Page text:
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Stream Better: Improve your microphone tone for that professional sound!

Luis VigilLuis VigilJuly 15, 20213 mins read

When it comes to upgrading your streaming equipment, we’ve argued a few times that audio is the first thing to pay attention to. Clarity of voice to most viewers can be more important than the quality of a webcam. Once you have a decent mic, however, you might be wondering how you can get that deep, boomy, bassy-sounding microphone tone that you hear in podcasts, talk radio, and basically any spoken word on the internet. Content creators have been replicating it for a little while now so we’re going to take a look at how you can recreate this professional microphone sound.


The most important thing straight off the bat for a professional microphone sound is microphone placement. The closer the microphone is to your mouth, the better it will pick up your voice and not your room. Many microphones have what is known as the proximity effect, which means the closer the microphone is, the greater the amount of lower frequencies (bassy sounds) are picked up. Some microphones like the EV RE-20 actually have tech built in to limit this effect, but basically, if you want to sound like Barry White, you gotta get close to that mic.

One important thing to consider with placement is how you will mount your mic. Articulating arms are pretty common, but can get pricey. If you have desk space, a simple microphone stand is always a good option. Get one with a nice weighted base that can go on your desk, this will minimize the amount of noise made if you’re using a keyboard at the same time.

A content creator sat at a desk with headphones on talking in to a Shure microphone connected to a mic stand and a laptop for professional microphone sound.
Photo by Soundtrap on Unsplash

Type of microphone

As I mentioned, different microphones have their own unique purposes and you should pick the correct microphone for your use case rather than trying to get a microphone that can do everything. That being said, the gold standard mic is the Shure SM7B. Pretty much any podcast and most streamers these days are using this mic for professional microphone sound. It doesn’t pick up too much background noise and the proximity effect will give you those quiet storm vibes

If you don’t have the budget, the Shure MV7 is basically the cheaper version and functionally the same with the addition being a USB mic. Other devices that work well are the Rode Podcaster and the classic Shure SM58. Types of microphones for content creators is something we’ve discussed here before so be sure to check out this handy guide!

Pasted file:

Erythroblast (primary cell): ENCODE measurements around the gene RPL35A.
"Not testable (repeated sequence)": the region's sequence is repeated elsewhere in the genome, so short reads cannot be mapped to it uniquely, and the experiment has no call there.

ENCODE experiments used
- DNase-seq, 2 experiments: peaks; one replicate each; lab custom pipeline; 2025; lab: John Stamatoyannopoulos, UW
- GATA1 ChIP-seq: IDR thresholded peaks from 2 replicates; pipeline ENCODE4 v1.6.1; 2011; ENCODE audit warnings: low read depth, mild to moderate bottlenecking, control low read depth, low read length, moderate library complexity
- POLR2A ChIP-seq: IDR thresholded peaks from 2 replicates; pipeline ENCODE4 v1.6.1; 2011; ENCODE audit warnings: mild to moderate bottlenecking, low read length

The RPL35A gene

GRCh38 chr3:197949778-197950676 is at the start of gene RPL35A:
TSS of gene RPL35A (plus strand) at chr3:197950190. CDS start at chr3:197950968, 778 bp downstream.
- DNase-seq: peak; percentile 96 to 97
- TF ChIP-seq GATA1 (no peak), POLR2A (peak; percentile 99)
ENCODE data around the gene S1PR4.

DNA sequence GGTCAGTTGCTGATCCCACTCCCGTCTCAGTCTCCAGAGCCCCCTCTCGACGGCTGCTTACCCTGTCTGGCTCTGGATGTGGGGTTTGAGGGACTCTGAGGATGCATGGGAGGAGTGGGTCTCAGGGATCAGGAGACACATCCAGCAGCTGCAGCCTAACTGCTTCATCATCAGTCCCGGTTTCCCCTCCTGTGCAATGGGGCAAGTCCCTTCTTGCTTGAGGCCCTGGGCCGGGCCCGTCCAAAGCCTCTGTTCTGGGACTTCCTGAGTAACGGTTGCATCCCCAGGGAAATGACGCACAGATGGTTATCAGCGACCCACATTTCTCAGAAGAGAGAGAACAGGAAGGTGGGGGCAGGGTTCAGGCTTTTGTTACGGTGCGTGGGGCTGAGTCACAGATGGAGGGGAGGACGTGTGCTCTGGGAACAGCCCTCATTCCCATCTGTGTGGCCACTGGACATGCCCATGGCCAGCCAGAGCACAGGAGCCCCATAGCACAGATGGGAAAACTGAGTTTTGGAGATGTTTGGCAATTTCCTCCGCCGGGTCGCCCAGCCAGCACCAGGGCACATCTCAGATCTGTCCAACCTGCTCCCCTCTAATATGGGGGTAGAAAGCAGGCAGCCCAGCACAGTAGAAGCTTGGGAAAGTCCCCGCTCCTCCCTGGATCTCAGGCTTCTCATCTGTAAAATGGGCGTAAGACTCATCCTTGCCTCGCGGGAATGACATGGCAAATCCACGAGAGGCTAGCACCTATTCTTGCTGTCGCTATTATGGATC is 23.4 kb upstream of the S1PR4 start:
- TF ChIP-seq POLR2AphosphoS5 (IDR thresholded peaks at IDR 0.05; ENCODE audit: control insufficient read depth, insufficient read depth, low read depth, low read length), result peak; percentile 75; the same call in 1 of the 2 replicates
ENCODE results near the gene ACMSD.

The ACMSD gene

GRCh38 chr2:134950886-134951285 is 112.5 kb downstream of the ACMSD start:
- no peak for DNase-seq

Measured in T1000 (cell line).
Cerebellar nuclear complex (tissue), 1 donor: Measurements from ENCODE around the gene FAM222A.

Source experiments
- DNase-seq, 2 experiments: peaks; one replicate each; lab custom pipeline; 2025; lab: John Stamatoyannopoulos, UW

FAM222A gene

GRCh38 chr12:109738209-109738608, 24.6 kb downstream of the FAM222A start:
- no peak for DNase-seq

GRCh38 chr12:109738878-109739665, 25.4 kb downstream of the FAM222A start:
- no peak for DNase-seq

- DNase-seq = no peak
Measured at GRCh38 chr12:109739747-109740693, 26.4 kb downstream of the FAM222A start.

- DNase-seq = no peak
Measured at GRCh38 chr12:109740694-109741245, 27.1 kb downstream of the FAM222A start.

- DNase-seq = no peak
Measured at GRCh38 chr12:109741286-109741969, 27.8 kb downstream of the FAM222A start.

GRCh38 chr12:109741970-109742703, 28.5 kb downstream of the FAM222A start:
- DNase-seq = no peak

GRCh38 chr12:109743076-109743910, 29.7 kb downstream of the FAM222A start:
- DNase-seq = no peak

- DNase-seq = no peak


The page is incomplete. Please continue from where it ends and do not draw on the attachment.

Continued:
EQ and Compressor

Now you’ve got the right microphone and it’s placed in the perfect spot, but you’re just not getting the professional microphone sound that you want? Well, now it’s time to add some EQ to the mix. XSplit Broadcaster has DSP plugins built-in and one of them is the EQ. Basically, EQs lets you target and boost or lower certain frequencies. Now everyone’s voice is different which means you will have to experiment to find the right frequency, but generally speaking around the 100-200 range is what you want to boost if you want more bass or presence. If you’re looking for more clarity, try the 4000-6000 range as well.

Setting up the EQ in XSplit Broadcaster is simple, simply head to Tools and click Audio Effects, which will open up a host of settings you can tweak. Applying some compression can help achieve a certain tone as well. As we’ve said, all voices are different so feel free to experiment and find that tone you want!

Now one thing we omitted is hardware compressors and EQ. That’s a bit outside the scope of this article, but the most important part is to get the right mic and get it as close as possible. This will really be a big factor in getting that professional microphone sound. If hardware compressors are something you’d like us to discuss, however, do let us know in the comments below and we can get a post out about them!

Luis Vigil
Luis VigilLouis Vigil has been working on live stream productions for a variety of gaming events for over 10 years! When not broadcasting an event somewhere in the world, Louis also produces educational content for people looking to get into broadcasting on his Offcast YouTube channel.More from this Author